How have you approached paying off debt in the past?
I’ve never had any debt (excluding student debt which isn’t really debt) but the snowball method has always seemed the most sensible to me.
Yes it might be more expensive in terms of interest etc but it’s a much better method psychologically
to snowball method!
Plan, see end goal. Don’t let expected hiccups throw you off or un-motivate. Don’t compare your timescale to anyone else, if it takes you a bit longer than the story or you have to replan, you’ll still feel exactly the same the moment your nearly/fully debt free.
I still cannot wait to be debt free, for good! (Or as long as possibly can!!)
My understanding of the snowball method is that, as each debt is paid off, you put the money that was paying that debt off towards the next debt up the scale, paying that off quicker, and so on until they’re all paid off.
This is an amazing article. Shared to a friend who is finding it hard and she loved it
I’ve done some (very rough) calculations on my own debt (2 CC and a loan) and if I go ‘highest interest first’ I reckon I’m almost three and a half years away from clearing it all down to zero.
If I go snowball, I’m almost four years.
The difference is a few months and paying more interest, but what has leaned me towards the snowball method is the flexibility. By the time I clear one debt completely, I’ll have a bigger pot of cash, which gives me a bit of a buffer if ‘life’ happens (I’ve been made redundant three times in the past). Sure, I’ll be aiming to put all that freed up cash to lower the debt, but if one month I need a car repair or some such then it’s a bit easier to absorb that without adding more debt.
I think! Great article regardless. Thank you!
My view on this is to go uncomfortably at it like a raging bull, throwing money at it and in doing so cutting back to the bone on any unnecessary spending, ditch the treats, ditch the takeaways, ditch sky TV, ditch alchohol and do it for say 6mts or 1 year, you will be amazed at how your attitude changes to spending, it makes you realise how shit it is to have to climb out of a dark hole that is so easy to fall into and therefore will make you want to avoid falling back in. Cutting back on all those non essential things and putting the money towards your debt is the best way I believe.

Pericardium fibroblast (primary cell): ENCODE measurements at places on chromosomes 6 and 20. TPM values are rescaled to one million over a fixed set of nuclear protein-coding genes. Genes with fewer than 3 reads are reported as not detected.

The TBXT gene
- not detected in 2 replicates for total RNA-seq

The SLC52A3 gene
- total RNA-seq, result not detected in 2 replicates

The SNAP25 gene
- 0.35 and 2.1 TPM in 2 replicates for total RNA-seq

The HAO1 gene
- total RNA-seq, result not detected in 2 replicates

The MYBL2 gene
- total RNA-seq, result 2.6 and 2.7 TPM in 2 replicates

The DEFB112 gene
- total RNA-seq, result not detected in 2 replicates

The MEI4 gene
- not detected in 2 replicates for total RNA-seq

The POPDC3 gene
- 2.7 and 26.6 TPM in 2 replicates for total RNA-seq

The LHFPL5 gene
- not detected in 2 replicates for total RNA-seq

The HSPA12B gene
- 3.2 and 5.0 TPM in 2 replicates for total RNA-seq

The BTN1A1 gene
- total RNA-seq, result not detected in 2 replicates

I have manged to get myself to a point whereby my debt is manageable and I can still afford treats and meals out etc.
I would much rather pay of the one’s that have interest coming up first. Resent having to pay anymore than I have to.
That’s great, I look forward to getting to that point.
I think, for me, the psychological side is where the snowball works. It’s bad money management, yes, but it was psychological issues that got me into this (the ‘ignore it and it’ll be ok’ and ‘tomorrow, I will…’ approached don’t work, who knew!) so getting a wee buzz from closing down my Argos storecard and, next month, my PayPal credit account, is enough to spur me into more and more action.
I reckon, by the time I’m left with my big three only, I may switch to highest interest first but by then I’ll have momentum on my side. I don’t quite have it yet, the old habits are easy to fall back into after all.
That is one approach! Whatever works for you I guess.
I would still like to live a semblance of a life, go to some gigs, get takeaway now and then, because hey, life end real quick. All about balance for me, but you’ve tempted me into looking at what I COULD achieve if I took that approach… thing is, I reckon I’m already pretty paired back, bar another £110 a month if I really ditched EVERYTHING I’m not sure i could make much more space in my budget by going full on raging bull!!
I think the screwing back approach is very hard to achieve but I think it also makes you think harder about the difference between what you want, what you’d like and the things you actually need as lots of debt that we manage to get ourselves into is totally unnecessary and looking back I’d say that in my past most debt related problems are to do with me thinking I need something like a new phone when in reality I didn’t need it I just convinced myself that I did. So now I’m out of my hole I can recognise the signs, I know I don’t want to be back in the hole cos it’s a shit place to be and the road out is a really shit journey . But like you mention, life is for living and I’d say my year of shit has and will make my next 10, 20, 30 or 40 far more enjoyable as I have 1 less battle.
And just saying, yes I agree, sarcasm is the finest form of wit.
I have to admit I have been able to consolidate all my debt on to 3 seperate credit cards all of which are interest free until 2020/21 with the exception of a small one which is due this year.
It does make it easier to see which one to pay off first. I have a loan as well which is finished Feb next year and that currently takes up a bulk of money so looking forward to that being over and done with! Then I can re-assess and take it from there.
I do a mixture of the two…
I’m paying off a 0% credit card with £5k on it (£200pm) that will mean it’s paid off by the end of the interest free period, at which point it’ll be 19% APR, and I’ve 2 interest free loans (one for a Chromebook with PayPal and one for my sofas).
I had a spare £200 after closing my ISA so rather than shove it onto my credit card, I paid off my Chromebook outright so I could get that easy win psychologically. It also means I have an extra £15pm I can pay off my credit card with!
Chromebooks rock, 100% the way to go.